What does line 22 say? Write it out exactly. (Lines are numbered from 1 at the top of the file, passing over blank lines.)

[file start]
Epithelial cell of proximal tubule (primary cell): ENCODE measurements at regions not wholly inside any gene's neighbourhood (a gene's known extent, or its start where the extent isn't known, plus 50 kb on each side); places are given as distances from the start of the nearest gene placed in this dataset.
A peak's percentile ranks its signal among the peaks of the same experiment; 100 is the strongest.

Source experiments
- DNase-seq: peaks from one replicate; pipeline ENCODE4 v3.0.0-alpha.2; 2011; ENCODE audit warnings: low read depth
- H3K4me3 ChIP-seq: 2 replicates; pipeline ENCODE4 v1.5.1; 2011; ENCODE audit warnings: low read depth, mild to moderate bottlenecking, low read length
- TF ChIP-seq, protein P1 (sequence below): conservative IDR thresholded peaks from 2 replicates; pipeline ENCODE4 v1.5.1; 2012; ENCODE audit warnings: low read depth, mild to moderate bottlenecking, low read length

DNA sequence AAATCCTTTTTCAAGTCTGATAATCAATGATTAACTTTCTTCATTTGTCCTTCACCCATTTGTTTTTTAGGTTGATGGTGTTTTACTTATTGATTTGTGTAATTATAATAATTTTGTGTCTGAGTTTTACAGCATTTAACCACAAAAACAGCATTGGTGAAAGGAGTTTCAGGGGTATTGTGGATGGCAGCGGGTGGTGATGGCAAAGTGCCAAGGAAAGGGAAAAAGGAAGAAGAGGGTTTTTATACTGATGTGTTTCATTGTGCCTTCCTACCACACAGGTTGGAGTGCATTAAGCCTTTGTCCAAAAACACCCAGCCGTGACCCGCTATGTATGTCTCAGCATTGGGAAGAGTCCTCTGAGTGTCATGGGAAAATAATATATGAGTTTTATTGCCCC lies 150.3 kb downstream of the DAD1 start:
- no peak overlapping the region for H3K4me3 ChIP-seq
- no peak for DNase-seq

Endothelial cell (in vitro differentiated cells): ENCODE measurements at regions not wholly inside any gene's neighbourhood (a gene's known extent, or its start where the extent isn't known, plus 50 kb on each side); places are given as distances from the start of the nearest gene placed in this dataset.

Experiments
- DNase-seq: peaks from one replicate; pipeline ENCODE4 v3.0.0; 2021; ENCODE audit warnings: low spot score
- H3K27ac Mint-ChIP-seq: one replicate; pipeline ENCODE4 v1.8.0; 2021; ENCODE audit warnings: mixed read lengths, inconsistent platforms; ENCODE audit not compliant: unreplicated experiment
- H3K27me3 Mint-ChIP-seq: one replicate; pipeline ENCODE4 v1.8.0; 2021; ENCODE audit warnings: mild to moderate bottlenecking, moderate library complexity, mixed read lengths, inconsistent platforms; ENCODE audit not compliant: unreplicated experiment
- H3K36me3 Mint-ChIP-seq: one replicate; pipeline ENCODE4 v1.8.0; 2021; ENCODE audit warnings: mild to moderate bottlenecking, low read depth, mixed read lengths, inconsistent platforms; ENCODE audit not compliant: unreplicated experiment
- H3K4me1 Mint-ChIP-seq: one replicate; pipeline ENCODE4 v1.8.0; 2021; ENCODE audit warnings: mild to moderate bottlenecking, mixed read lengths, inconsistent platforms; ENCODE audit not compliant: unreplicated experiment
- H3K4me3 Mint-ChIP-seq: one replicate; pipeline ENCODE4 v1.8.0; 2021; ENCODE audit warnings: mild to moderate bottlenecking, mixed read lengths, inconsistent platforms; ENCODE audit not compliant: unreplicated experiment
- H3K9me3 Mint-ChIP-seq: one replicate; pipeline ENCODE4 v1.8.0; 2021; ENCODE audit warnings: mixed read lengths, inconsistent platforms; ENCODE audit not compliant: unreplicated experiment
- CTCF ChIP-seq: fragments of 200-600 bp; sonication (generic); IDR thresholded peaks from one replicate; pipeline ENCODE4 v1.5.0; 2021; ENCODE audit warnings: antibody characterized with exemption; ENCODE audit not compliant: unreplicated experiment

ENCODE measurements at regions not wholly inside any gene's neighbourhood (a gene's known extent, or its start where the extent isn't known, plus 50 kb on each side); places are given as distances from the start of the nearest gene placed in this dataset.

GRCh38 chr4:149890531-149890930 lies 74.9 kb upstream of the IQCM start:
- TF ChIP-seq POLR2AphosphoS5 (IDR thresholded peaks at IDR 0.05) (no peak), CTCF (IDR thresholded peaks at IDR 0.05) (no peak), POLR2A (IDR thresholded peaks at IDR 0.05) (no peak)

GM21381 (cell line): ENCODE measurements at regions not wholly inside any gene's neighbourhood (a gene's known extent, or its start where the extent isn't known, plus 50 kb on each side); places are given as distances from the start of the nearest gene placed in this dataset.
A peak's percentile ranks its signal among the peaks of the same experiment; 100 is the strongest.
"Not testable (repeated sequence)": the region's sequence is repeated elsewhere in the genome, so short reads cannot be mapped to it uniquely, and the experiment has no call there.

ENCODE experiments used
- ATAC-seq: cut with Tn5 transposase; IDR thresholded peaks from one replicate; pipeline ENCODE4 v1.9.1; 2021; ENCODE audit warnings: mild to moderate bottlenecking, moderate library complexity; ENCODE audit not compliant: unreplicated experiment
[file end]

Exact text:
- TF ChIP-seq POLR2AphosphoS5 (IDR thresholded peaks at IDR 0.05) (no peak), CTCF (IDR thresholded peaks at IDR 0.05) (no peak), POLR2A (IDR thresholded peaks at IDR 0.05) (no peak)